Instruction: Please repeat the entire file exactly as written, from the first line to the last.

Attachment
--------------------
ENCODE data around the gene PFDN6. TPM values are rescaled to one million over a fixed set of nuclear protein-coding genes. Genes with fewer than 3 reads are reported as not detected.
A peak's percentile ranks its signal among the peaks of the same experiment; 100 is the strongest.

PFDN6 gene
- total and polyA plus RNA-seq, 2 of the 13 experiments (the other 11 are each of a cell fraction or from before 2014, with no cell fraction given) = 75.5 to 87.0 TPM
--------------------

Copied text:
ENCODE data around the gene PFDN6. TPM values are rescaled to one million over a fixed set of nuclear protein-coding genes. Genes with fewer than 3 reads are reported as not detected.
A peak's percentile ranks its signal among the peaks of the same experiment; 100 is the strongest.

PFDN6 gene
- total and polyA plus RNA-seq, 2 of the 13 experiments (the other 11 are each of a cell fraction or from before 2014, with no cell fraction given) = 75.5 to 87.0 TPM